Although auxiliaries have been a key component of immersion dyeing processes for many years the precise mode of action of many auxiliaries has not been fully resolved. This part of the paper discusses the various types of auxiliary available and the nature of the assistance they provide in immersion dyeing processes, together with both environmental and financial aspects associated with their use, as well as a discussion of the relationship between liquor ratio and the use of auxiliaries in immersion dyeing.
The purpose of functional additives is to facilitate a textile process and/or increase its efficiency. They serve as sizing materials, lubricants, wetting agents, emulsifiers, agents accelerating or decelerating the dyeing rate, thickeners, binders, etc. often with considerable overlap in the functions and abilities of a specific chemical. Compounds used encompass many different chemical classes, some of which are affected by enzymes and thus can be regarded as substrates, and some of which remain unaffected. Owing to environment and economical concerns, pre-treatment auxiliaries are used as sparingly as possible.
Once the respective process is terminated they are to be removed completely from the treated material; however, traces could still be present and interfere negatively with subsequent processing steps.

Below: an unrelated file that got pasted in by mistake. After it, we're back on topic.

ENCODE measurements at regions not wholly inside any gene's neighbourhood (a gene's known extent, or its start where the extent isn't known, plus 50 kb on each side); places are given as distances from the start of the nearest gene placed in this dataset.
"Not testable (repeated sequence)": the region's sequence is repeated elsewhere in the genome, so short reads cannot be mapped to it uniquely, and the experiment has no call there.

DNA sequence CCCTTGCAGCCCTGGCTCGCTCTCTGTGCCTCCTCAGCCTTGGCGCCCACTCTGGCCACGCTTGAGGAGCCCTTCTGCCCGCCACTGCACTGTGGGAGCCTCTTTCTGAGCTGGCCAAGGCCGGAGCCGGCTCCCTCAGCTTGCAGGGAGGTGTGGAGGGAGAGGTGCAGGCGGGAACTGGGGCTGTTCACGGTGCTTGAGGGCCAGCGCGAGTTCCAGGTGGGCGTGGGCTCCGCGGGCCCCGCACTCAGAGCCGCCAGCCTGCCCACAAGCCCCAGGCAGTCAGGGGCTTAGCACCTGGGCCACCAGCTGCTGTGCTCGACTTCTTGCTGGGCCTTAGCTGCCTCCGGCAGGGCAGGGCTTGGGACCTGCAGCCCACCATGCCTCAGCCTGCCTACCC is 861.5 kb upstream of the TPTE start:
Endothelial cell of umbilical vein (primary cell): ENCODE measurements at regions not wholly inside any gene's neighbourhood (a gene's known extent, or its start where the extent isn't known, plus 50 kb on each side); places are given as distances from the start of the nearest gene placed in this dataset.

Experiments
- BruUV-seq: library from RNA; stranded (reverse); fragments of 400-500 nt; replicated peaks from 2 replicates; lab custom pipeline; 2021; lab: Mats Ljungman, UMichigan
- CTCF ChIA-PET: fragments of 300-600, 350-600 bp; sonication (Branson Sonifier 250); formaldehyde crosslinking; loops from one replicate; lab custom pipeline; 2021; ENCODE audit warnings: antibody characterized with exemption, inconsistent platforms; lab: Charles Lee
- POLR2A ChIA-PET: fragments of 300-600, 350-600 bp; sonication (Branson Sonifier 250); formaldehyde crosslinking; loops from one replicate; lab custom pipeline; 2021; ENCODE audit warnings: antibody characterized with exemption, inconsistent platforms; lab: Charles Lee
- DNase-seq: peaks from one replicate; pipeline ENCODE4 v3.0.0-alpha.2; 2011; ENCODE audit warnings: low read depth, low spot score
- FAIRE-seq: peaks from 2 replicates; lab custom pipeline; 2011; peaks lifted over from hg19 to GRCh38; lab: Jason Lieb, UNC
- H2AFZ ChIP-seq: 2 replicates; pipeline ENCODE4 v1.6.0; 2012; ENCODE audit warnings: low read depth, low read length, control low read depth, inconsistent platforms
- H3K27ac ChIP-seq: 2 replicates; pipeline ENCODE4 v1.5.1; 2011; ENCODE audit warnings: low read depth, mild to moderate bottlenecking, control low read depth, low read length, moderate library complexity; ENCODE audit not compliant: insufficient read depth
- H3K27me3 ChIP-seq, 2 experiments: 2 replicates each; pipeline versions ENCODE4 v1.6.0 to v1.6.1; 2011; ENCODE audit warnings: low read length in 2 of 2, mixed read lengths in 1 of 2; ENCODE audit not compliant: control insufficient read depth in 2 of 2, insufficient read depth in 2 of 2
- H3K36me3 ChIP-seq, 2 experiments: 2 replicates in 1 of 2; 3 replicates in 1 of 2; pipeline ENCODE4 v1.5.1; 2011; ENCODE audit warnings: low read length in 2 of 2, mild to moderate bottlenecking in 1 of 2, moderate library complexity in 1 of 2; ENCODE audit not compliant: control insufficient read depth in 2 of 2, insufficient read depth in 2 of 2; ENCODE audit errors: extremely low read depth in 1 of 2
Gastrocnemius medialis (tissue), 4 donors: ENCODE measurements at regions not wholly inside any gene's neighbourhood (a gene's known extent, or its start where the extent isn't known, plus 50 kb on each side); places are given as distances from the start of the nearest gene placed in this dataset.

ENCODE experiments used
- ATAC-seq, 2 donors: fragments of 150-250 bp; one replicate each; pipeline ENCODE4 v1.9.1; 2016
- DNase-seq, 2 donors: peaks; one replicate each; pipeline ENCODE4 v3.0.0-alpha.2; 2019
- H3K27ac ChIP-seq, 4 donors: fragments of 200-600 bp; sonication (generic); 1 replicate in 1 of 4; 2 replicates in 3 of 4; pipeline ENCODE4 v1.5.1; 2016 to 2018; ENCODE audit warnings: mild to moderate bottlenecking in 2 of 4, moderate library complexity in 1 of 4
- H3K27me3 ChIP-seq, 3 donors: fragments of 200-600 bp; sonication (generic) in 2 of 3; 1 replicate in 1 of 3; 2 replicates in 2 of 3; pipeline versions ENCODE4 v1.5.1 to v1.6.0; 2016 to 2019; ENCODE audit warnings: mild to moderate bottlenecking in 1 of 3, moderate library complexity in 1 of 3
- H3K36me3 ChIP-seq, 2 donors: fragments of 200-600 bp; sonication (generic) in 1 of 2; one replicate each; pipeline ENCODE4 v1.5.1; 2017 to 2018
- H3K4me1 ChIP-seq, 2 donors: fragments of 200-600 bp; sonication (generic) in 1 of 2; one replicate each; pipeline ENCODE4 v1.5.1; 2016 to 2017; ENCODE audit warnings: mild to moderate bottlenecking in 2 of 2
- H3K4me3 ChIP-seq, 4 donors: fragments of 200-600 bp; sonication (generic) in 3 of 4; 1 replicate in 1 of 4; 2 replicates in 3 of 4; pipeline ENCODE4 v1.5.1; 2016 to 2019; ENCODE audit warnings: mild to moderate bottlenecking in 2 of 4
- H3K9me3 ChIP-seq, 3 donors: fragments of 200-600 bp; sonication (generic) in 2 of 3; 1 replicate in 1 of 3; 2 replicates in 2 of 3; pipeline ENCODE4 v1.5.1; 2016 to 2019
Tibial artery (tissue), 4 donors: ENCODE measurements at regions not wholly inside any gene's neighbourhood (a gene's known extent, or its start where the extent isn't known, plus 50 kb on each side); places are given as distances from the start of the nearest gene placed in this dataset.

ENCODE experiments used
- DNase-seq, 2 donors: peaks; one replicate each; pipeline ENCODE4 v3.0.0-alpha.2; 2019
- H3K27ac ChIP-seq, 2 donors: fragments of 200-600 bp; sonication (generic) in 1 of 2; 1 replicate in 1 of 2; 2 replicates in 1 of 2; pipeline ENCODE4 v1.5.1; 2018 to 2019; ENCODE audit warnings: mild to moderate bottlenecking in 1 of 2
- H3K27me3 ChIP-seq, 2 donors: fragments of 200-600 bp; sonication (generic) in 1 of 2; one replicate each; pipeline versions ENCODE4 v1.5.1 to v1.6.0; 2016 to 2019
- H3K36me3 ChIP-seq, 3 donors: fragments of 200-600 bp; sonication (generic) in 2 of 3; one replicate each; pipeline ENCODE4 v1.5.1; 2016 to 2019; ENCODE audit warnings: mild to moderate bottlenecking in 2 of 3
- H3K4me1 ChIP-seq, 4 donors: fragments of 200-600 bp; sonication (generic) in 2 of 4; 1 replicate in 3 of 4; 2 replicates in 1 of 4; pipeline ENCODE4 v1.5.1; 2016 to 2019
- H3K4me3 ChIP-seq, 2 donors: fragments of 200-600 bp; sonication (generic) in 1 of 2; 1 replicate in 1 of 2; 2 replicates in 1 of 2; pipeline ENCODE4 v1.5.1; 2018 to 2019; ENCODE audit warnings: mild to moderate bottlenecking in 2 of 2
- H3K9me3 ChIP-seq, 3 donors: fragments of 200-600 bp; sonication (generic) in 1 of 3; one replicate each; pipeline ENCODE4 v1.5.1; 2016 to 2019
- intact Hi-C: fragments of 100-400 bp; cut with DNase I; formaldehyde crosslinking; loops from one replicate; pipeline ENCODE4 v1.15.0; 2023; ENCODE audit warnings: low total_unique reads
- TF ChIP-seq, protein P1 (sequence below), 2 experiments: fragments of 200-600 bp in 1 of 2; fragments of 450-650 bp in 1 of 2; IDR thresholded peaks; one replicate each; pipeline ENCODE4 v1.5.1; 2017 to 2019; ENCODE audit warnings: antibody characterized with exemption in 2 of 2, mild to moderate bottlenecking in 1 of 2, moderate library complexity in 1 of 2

Sizing compounds and lubricants are applied to yarns before fabric formation to protect the integrity of the yarns. While increasingly faster weaving processes demand more enduring sizes, acrylic-based compounds, natural sizes that can be decomposed are still on the market.
Such compounds comprise starch and starch derivatives, as well as soluble. Cellulose derivatives, with waxes often admixed.Desizing with amylases is one of the oldest enzymatic processes used in the textile industry. A comprehensive description of the process can be found in Uhlig (1998).
Starch has also been very useful as a thickener in printing pastes and as a component of adhesives. In printing processes, starches are applied to guarantee a defined design and to avoid spreading of the printing paste. In the paper industry, starches increase sheet strength and, as coatings, improve the writing and printing properties of high quality paper.
Dyeing and printing auxiliaries may be defined as substances that, when applied to a substrate provide color by a process that alters, at least temporarily, any crystal structure of the colored substances. Such substances with considerable coloring capacity are widely employed in the textile, pharmaceutical, food, cosmetics, plastics, photographic and paper industries. The dyes can adhere to compatible surfaces by solution, by forming covalent bond or complexes with salts or metals, by physical adsorption or by mechanical retention. Dyes are classified according to their application and chemical structure, and are composed of a group of atoms known as chromophores, responsible for the dye color. These chromophore-containing centers are based on diverse functional groups, such as azo, anthraquinone, methine, nitro, arilmethane, carbonyl and others. In addition, electrons withdrawing or donating substituents so as to generate or intensify the color of the chromophores are denominated as auxochromes. The most common auxochromes are amine, carboxyl, sulfonate and hydroxyl.